ITC @ 5th United Nations Conference on the Least Developed Countries (LDC5)
The Fifth United Nations Conference on the Least Developed Countries (LDC5) is a forum to discuss what it takes to unleash the full potential of LDCs and how the international community can help them take steady steps along the road to prosperity.
At LDC5, ITC will organize a series of sessions highlighting the role of trade and small businesses as a driver of growth in LDCs.
Monday, 6 March
Young people lack access to relevant opportunities and support networks in relation to skills development, jobs, opportunities for entrepreneurship, markets, finance. We need to empower our youth through an enabling ecosystem covering policy, business support organisations, access to finance and linkages with private sector partners. An exciting speaker line-up ensures that all perspectives are represented.
• Ms. Pamela Coke Hamilton, Executive Director, International Trade Centre (ITC)
• Mr. Gunter Beger, Managing Director, United Nations Industrial Development Organization (UNIDO)
• Representative of the Ministry of Sport and Youth of the State of Qatar
• Mr. Nizar Yaiche, Leader, Global Digital Network, Government & Public Services, PricewaterhouseCoopers Partner
• Mr. Mayank Dhingra, Senior Education Business Leader, Southern Europe, Middle East and Africa (SEMA), Hewlett Packard
• Mr. Carl Manlan, Vice President, Inclusive Impact & Sustainability, Central & Eastern Europe Middle East and Africa (SEMA), Visa
• Ms. Dhuha Abdulmunem, Manager, Iraq Response Innovation Lab (IRIL) – Ye! Community Chapter Iraq
• Ms. Mara Zhanet Michelo, CEO and founder, Jacaranda Hub
Moderated by: Mr. David Cordobés, Head of Youth & Trade programme, ITC
It is expected that African start-ups funding will grow to $10bn by 2056 (World Economic Forum, 2022). In 2021, tech start-ups in Africa reached approximately $2.15bn in capital investment to drive their economic activities. Start-ups Acts were concluded in a number of African countries, such as in Senegal, Tunisia and recently in Nigeria. These are paving the way for policy instruments aimed at boosting key incentives for young people to start and fast track their businesses.
The focus of the side event is to advocate and sensitize African leaders, development partners, private sector, civil society, and governments at all levels to renew and strengthen their commitments to the development of a vibrant start-ups ecosystem that promotes innovation and digital transformation. The main objective is to enhance an enabling environment for African start-ups and young entrepreneurs to deploy digital technology to create jobs and drive future economic growth of African LDCs within the framework of Industry 4.0 and economic recovery post-COVID19.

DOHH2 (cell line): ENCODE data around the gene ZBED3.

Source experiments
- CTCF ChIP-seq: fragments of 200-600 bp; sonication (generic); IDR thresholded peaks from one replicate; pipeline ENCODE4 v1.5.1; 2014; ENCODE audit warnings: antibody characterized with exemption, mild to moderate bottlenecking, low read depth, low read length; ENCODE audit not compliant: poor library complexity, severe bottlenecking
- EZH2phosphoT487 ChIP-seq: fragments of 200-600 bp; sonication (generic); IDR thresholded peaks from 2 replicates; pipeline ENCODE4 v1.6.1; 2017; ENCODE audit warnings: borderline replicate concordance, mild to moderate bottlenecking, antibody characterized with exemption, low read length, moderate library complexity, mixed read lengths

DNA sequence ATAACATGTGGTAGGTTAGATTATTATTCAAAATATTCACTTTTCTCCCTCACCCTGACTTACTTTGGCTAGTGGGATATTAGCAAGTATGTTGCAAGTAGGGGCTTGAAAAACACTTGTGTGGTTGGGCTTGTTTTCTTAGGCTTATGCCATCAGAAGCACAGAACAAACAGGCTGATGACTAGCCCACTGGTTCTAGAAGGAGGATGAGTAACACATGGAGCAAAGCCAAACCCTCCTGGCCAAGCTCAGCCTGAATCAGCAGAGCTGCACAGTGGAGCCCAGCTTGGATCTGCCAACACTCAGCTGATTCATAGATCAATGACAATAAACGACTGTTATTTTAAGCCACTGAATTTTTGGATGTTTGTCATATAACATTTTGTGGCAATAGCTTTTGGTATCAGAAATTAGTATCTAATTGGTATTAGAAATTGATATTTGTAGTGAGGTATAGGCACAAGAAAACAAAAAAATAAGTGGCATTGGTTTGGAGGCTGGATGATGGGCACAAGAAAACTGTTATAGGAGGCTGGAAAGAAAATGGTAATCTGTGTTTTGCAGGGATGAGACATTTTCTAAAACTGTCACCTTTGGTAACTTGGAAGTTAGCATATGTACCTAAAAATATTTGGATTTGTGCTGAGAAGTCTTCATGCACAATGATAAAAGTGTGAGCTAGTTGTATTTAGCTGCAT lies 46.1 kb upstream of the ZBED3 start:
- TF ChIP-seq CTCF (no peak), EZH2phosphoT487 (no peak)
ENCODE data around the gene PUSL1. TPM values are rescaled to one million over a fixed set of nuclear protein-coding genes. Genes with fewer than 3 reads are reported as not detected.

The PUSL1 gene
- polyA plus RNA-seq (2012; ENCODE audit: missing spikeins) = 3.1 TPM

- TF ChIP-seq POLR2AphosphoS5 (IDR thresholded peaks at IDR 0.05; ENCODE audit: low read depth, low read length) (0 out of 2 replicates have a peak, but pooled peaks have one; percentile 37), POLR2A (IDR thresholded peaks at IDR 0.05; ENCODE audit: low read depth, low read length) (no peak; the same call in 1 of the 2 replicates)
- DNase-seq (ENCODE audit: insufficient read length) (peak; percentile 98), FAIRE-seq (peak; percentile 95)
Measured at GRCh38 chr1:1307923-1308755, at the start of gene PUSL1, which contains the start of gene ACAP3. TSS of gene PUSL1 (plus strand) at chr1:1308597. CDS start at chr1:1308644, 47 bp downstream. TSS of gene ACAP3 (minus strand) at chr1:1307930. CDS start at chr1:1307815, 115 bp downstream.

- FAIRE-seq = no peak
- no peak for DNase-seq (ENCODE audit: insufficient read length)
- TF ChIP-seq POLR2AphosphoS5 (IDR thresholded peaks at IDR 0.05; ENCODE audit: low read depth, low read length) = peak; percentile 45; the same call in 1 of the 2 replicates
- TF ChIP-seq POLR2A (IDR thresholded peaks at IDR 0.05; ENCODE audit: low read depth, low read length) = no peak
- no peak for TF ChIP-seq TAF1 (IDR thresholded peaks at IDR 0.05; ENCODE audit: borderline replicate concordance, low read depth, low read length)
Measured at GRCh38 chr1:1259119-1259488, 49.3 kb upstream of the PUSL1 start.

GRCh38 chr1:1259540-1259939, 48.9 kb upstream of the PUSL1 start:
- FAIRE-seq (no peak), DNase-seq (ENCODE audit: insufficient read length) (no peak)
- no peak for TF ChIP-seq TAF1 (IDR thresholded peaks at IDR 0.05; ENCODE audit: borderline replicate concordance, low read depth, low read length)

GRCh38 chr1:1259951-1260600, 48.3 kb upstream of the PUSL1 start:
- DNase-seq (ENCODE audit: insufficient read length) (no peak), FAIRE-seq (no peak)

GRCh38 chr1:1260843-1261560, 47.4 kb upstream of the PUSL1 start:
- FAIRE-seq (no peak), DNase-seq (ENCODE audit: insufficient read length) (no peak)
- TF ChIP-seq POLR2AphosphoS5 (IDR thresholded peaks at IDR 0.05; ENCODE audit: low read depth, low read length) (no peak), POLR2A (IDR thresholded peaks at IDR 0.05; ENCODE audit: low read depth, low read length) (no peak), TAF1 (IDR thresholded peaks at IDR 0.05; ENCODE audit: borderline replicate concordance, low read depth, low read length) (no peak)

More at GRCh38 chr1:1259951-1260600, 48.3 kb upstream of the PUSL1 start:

Tuesday, 7 March
Beyond the immediate imperatives for businesses to weather the current turbulence in the macroeconomy, we consider the longer-term implications of trade shifting to e-commerce and try to understand how far and in what way this can support the sustainable development in LDCs.
The session will showcase experiences at the enterprise level and explore success stories on how to create the right environment to enable development benefits from e-commerce by governments and development partners. The panel of experts includes:
• Ms. Pamela Coke-Hamilton, Executive Director, ITC
• H.E. Seedy Keita, Minister of Finance and Economic Affairs, The Gambia
• Mr. Torbjörn Fredriksson, Head, E-commerce and Digital Economy Branch Division on Technology and Logistics, UNCTAD
• Dr. Cosmas Zavazava, Director of the Telecommunication Development Bureau, ITU
• Ms. Nawshin Khair, Managing Director Aranya Crafts Ltd., Bangladesh
• Ms. Tadhim Uwizeye, Founder and CEO of Olado, Rwanda
Moderated by: Mr. James Howe, Head Digital, Markets and Connectivity, ITC
This session is organized in partnership with the International Telecommunication Union (ITU) and the United Nations Conference on Trade and Development (UNCTAD).
Young people are leaders in digital transformation today. We must empower and acknowledge young voices in this space as we work towards engaging youth in the digital development dialogue to build a more connected global community. With initiatives like ITU’s Generation Connect and UNCDF’s Inclusive Digital Economies to Leave No One Behind, and ITC’s FastTrackTech, Youth and Trade and ecomConnect, this thematic session will explore the benefits of developing digital solutions to fully unlock youth’s potential.